With the small heirlooms we used, splatter in the oven wasn't an issue at all. As you might be able to tell from the pics, we put parchment paper under the racks and there wasn't even a single drop of tomato goop on the paper after the process.
The kitchen heat can be an issue, especially in your climate, but we are now having a string of days with temps only rising into the high 70s.
just roasted up a batch myself. About three hours at 300 got me the most perfect tender-chewy result. I'm having friends over tonight for a green enchilada pie and thought the roasted (roma) tomatoes with a fresh oregano vinaigrette and toasted pepitos (pumpkin seeds) would make a very companionable salad.
Jo Ann Henderson wrote:I have tomatoes that are just beginning to ripen. Unlike Jenise, my tomatoes are thrilled with the weather and have jumped to almost 6 ft tall fines full of leaves and fruit. So much so that one of them broke the stake and spilled over yesterday morning. Took quite a few minutes to pull it all back together. I'll be working on thinning this weekend, with an eye toward saving as much as the fruit as possible. I managed to get two off the Flamé vine yesterday that I ate right in the garden. Delicious! The one I'm looking forward to tasting is a new cultivar called indigo rose. This is a picture of the early fruit, which should be turning almost burgundy red with a black crown in a couple weeks.
Karen/NoCA wrote:Jenise, tell me about your green enchilada pie. Most have cream of mushroom soup, but I doubt you used that. What did you use in place of that ingredient, to hold it all together?
No canned soup, but I did use a canned product for the sauce, Hatch brand green enchilada sauce, which I whizzed through the blender with a small handful of cilantro and strips of my own frozen green chiles.
Karen/NoCA wrote:No canned soup, but I did use a canned product for the sauce, Hatch brand green enchilada sauce, which I whizzed through the blender with a small handful of cilantro and strips of my own frozen green chiles.
I love that product and the only place I can find it right now is one of our local health food stores. It is amazing what you can find in there. Speaking of Hatch Chiles, it is almost time, isn't it? I'm wondering if they will be early this year, since most everything else was about a month early.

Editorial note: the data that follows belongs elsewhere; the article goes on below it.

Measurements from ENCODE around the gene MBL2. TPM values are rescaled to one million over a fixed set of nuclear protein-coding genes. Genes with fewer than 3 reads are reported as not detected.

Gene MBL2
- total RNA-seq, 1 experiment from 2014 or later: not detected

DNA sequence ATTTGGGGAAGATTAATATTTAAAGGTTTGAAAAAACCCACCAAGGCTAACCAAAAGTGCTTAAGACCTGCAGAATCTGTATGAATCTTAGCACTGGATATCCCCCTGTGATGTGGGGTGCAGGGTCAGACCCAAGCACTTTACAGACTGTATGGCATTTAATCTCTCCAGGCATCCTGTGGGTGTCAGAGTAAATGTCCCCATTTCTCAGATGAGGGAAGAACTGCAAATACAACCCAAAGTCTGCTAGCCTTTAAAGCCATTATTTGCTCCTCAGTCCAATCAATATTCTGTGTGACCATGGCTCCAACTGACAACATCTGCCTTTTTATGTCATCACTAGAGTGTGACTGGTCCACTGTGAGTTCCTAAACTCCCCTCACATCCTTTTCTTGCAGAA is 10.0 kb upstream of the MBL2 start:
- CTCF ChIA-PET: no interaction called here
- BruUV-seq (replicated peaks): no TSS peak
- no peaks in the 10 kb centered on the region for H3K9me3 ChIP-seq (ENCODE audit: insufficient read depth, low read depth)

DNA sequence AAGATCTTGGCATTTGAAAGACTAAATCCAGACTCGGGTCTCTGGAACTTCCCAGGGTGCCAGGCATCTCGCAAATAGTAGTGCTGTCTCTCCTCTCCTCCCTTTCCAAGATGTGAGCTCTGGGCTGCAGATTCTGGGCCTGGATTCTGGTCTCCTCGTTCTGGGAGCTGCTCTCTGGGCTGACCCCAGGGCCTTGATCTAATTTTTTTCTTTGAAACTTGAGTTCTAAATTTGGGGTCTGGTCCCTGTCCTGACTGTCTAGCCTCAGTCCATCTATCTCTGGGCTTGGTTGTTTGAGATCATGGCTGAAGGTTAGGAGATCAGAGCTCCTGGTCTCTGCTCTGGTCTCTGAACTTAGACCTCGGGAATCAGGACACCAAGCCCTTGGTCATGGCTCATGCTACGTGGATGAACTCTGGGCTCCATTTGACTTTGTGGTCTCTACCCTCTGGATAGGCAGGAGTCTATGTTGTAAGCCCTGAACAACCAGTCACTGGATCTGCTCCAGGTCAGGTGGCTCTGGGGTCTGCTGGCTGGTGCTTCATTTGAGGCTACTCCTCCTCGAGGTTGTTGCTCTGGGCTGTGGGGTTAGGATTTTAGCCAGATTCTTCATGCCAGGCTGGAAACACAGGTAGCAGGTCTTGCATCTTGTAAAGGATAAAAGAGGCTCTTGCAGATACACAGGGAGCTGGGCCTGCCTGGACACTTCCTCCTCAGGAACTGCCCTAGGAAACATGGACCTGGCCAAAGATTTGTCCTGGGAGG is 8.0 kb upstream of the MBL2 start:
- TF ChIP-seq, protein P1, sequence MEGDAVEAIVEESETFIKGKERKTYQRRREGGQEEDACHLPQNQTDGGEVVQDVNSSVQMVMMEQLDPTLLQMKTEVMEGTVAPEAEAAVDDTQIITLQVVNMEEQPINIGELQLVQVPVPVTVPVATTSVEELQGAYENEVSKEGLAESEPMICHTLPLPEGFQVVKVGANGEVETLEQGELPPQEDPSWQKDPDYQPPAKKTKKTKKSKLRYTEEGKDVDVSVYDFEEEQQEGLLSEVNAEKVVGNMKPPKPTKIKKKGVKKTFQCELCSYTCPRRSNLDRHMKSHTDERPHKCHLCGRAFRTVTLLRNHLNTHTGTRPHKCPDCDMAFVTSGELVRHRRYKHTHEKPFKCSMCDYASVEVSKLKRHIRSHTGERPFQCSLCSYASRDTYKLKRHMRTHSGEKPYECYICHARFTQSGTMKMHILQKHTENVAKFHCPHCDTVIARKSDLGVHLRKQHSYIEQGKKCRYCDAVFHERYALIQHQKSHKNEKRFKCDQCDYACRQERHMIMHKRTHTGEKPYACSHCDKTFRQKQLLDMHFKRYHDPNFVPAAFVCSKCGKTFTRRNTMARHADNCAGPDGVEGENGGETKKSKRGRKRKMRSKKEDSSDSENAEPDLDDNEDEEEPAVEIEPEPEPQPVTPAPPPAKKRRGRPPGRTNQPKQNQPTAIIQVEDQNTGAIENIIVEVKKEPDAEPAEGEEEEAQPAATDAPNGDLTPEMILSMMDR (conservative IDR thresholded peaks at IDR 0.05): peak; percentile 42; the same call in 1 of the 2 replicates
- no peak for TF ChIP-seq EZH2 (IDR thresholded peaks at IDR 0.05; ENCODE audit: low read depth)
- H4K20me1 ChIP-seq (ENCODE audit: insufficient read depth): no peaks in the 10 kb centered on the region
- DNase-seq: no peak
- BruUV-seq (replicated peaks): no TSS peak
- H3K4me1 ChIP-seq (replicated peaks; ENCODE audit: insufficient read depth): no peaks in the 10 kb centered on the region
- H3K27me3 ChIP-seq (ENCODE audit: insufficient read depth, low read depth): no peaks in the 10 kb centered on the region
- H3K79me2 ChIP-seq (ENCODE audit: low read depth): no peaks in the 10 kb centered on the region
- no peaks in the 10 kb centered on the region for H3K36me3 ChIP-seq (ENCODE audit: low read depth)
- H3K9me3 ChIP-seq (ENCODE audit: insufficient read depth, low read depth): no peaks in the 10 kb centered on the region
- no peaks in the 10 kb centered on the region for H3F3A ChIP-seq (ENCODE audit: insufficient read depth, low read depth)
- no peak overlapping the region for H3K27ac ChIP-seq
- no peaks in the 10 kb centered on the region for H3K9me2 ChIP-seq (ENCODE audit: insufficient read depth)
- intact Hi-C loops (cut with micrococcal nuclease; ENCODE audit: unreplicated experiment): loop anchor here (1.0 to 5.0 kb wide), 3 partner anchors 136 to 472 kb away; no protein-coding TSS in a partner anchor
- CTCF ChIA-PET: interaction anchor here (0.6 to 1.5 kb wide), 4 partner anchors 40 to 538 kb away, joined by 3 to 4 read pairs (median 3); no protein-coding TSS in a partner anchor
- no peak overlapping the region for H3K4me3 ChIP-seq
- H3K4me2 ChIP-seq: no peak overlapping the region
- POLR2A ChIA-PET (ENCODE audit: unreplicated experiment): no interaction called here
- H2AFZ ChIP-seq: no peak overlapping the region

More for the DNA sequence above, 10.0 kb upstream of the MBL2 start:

Redwinger wrote:Norma's adaptation of Eggplant and Pepper Tart from The Baker's Bible. A tasty way to utilize the garden's summer bounty.
Karen/NoCA wrote:I dried tomatoes this afternoon, a small batch that were picked last week, still firm however. They were Celebrity, Lemon Boy...regular tomatoes. Put them on 300° for about 2 1/2 hours. Checked them and they looked dry, felt dry to the touch. I turned off the oven and let them sit for about 20 minutes and took them out. Went to take them off the tray and most of them were still on the wet side, yet peeled off the rack in one piece....they needed more time in the oven. Lesson #1 learned. I will try the Roma type as I think these were too wet and not meaty enough. However, I did make Jenise's fresh oregano vinaigrette and I am putting the tomatoes on baguette bread tonight with arugula and a drizzle of the vinaigrette to go with our Orzo and Shrimp leftover dish, which turned out fabulous.
Some of the thinner cuts of the Lemon Boy tomato were actually starting to brown on the edges but were still moist after a few minutes out of the oven.
Redwinger wrote:Jenise wrote:
Oh am I in love with the look and sound of that! Recipe?
Jenise wrote:Oh am I in love with the look and sound of that! Recipe?
Karen/NoCA wrote:Traveling family members passing through today and spending the night. I've made a tasty chicken, taco soup, a salad of watermelon, shallot, feta cheese, lemon and mint. Plus Kalamata olive ciabatta bread. Gene is making root beer floats for dessert!
Redwinger wrote:Jenise wrote:Oh am I in love with the look and sound of that! Recipe?
Here is the basic recipe. We substituted some sweet banana peppers for the red bells because we had them on hand, as well as a clove of garlic. NJ and I disagree, but I thought it could have had a bit more kick, so next time we'll add a fresh chili pepper and maybe a bit more garlic.
BROILED EGGPLANT AND PEPPER TART
9 IN. Tart pan lined with pie crust (Pate Brisée) partially blind baked
1 medium eggplant sliced thin
2 Zucchini sliced crosswise
¼ cup Olive oil
1 red bell pepper, quartered and seeded
1 yellow bell pepper, quartered and seeded
1 large red onion thickly sliced
4 oz crumbled goat cheese
1/2 cup whipping cream
1 egg yolk
1 oz freshly grated Parmesan
½ tsp dried oregano
1 Tbsp tomato paste
¼ dried chili flakes
Preheat broiler. Line the broiler pan with foil and arrange the eggplant and zuke slices in a single layer on the foil. Brush generously with olive oil. Broil the veggies until just starting to char…maybe 5 minutes. Turn and broil 5 more minutes. Arrange on the bottom of the tart shell.
Arrange the red and yellow bell pepper quarters skin side up, together with the onion rings, on the foil lined broiler pan. Brush with olive oil. Broil approx.. 6 or 7 minutes until starting to char. Arrange them over the other veggies in the shell. Sprinkle with the goat cheese.
Preheat oven to 400F. Beat the cream with the egg and egg yolk. Stir in the Parmesan, oregano, tomato paste and chili flakes until well blended. Pour over the veggies in the tart shell. Bake until the filling is set and the top well colored…about 20-25 minutes.
Transfer to a wire rack to cool slightly. Serve warm.
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